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      High-level mupirocin resistance in Gram-positive bacteria isolated from diseased companion animals


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          The purpose of this study was to investigate the high-level mupirocin resistance (HLMR) in Gram-positive bacteria isolated from companion animals. A total of 931 clinical specimens were collected from diseased pets. The detection of mupirocin-resistant bacteria and plasmid-mediated mupirocin resistance genes were evaluated by antimicrobial susceptibility tests, polymerase chain reactions, and sequencing analysis. Four-hundred and six (43.6%) bacteria were isolated and 17 (4.2%), including 14 staphylococci and 3 Corynebacterium were high-level mupirocin-resistant (MICs, ≥ 1,024 ug/mL) harboring mupA. Six staphylococci of HLMR strains had plasmid-mediated mupA-IS 257 flanking regions. The results show that HLMR bacteria could spread in veterinary medicine in the near future.

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          Novel multiplex PCR assay for characterization and concomitant subtyping of staphylococcal cassette chromosome mec types I to V in methicillin-resistant Staphylococcus aureus.

          Staphylococcal cassette chromosome mec (SCCmec) typing is essential for understanding the molecular epidemiology of methicillin-resistant Staphylococcus aureus (MRSA). SCCmec elements are currently classified into types I to V based on the nature of the mec and ccr gene complexes, and are further classified into subtypes according to their junkyard region DNA segments. Previously described traditional SCCmec PCR typing schemes require multiple primer sets and PCR experiments, while a previously published multiplex PCR assay is limited in its ability to detect recently discovered types and subtypes such as SCCmec type V and subtypes IVa, b, c, and d. We designed new sets of SCCmec type- and subtype-unique and specific primers and developed a novel multiplex PCR assay allowing for concomitant detection of the methicillin resistance (mecA gene) (also serving as an internal control) to facilitate detection and classification of all currently described SCCmec types and subtypes I, II, III, IVa, b, c, d, and V. Our assay demonstrated 100% sensitivity and specificity in accurately characterizing 54 MRSA strains belonging to the various known SCCmec types and subtypes, when compared with previously described typing methods. Further application of our assay in 453 randomly selected local clinical isolates confirmed its feasibility and practicality. This novel assay offers a rapid, simple, and feasible method for SCCmec typing of MRSA, and may serve as a useful tool for clinicians and epidemiologists in their efforts to prevent and control infections caused by this organism.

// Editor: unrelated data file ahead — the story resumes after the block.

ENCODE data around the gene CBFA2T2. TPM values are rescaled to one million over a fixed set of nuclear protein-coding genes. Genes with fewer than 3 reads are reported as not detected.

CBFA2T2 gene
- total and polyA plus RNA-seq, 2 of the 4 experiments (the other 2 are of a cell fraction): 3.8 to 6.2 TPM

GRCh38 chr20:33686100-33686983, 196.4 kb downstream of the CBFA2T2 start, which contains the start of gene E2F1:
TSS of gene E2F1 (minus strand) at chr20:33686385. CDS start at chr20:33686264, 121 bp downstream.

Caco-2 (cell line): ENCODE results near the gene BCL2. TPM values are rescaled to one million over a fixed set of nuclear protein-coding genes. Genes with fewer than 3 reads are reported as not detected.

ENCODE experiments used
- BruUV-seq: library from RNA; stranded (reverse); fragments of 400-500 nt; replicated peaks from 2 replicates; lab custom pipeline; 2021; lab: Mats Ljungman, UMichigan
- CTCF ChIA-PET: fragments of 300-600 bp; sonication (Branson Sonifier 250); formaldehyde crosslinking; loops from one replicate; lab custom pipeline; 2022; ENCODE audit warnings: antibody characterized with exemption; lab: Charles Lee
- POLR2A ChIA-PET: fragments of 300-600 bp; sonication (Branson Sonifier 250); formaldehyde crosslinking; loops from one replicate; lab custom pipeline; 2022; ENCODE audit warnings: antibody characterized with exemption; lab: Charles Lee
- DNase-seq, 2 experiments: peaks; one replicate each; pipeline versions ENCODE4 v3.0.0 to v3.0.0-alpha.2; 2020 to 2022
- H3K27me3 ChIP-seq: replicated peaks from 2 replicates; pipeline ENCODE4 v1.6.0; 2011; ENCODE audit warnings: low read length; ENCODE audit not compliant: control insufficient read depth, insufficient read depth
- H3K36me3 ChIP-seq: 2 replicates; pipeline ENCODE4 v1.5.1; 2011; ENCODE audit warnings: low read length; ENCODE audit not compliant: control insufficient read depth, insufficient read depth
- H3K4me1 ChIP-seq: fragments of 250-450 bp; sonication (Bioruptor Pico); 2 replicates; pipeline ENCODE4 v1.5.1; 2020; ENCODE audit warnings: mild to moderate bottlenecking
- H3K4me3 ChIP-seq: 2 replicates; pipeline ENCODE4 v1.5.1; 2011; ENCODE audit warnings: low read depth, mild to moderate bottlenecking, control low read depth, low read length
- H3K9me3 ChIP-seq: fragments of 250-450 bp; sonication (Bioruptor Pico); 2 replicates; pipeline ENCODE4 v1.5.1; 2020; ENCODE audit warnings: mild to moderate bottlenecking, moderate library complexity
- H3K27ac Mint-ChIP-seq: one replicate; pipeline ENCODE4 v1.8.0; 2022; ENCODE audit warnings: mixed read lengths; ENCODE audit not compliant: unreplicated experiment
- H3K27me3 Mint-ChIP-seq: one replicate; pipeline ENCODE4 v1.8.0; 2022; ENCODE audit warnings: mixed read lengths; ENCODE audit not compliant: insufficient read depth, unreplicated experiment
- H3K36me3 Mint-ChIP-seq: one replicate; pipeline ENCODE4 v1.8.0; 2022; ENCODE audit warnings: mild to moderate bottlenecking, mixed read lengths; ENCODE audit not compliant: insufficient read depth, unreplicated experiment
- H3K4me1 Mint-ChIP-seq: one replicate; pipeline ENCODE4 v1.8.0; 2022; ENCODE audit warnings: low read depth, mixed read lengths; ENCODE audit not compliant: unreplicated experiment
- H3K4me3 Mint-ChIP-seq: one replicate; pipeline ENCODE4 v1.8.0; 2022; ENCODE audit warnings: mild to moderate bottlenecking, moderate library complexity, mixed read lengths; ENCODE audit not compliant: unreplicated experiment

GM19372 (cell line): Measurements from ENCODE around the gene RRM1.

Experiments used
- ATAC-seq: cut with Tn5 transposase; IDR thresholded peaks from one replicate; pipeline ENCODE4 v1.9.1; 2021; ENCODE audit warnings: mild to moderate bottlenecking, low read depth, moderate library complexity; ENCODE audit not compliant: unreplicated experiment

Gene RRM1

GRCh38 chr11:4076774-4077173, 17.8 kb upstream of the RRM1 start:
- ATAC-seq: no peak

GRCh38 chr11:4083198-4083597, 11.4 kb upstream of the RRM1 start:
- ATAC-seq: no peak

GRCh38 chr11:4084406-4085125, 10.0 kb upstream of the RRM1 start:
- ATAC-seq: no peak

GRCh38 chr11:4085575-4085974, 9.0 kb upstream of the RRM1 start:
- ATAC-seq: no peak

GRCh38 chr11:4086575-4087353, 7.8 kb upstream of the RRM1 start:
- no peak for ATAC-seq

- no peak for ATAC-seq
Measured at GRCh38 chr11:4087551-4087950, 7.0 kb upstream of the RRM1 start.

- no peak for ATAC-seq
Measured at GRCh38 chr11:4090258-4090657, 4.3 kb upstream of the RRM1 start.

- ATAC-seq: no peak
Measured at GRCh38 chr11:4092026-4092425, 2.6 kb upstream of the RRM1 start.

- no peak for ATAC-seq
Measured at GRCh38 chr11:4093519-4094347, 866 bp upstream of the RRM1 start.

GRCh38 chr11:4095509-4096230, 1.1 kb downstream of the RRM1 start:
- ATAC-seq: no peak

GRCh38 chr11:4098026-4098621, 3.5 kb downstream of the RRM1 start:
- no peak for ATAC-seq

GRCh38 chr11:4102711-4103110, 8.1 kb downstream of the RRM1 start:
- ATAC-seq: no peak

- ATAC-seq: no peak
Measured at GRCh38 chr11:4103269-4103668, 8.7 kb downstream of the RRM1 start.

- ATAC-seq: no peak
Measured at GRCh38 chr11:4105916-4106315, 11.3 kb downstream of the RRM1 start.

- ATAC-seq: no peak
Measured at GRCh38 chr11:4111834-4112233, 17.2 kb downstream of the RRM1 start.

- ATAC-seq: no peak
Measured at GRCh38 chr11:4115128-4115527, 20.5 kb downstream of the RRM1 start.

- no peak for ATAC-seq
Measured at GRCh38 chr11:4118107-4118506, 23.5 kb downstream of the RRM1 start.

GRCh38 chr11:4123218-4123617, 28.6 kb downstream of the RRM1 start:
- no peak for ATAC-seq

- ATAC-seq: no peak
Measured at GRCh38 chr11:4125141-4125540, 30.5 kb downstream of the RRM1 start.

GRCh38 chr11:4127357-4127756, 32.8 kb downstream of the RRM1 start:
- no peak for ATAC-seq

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            Multiplex-PCR method for species identification of coagulase-positive staphylococci.

            In veterinary medicine, coagulase-positive staphylococci (CoPS) other than Staphylococcus aureus have frequently been misidentified as being S. aureus strains, as they have several phenotypic traits in common. There has been no reliable method to distinguish among CoPS species in veterinary clinical laboratories. In the present study, we sequenced the thermonuclease (nuc) genes of staphylococcal species and devised a multiplex-PCR (M-PCR) method for species identification of CoPS by targeting the nuc gene locus. To evaluate sensitivity and specificity, we used this M-PCR method on 374 staphylococcal strains that had been previously identified to the species level by an hsp60 sequencing approach. We could successfully distinguish between S. aureus, S. hyicus, S. schleiferi, S. intermedius, S. pseudintermedius, and S. delphini groups A and B. The present method was both sensitive (99.8%) and specific (100%). Our M-PCR assay will allow the routine species identification of CoPS isolates from various animal species for clinical veterinary diagnosis.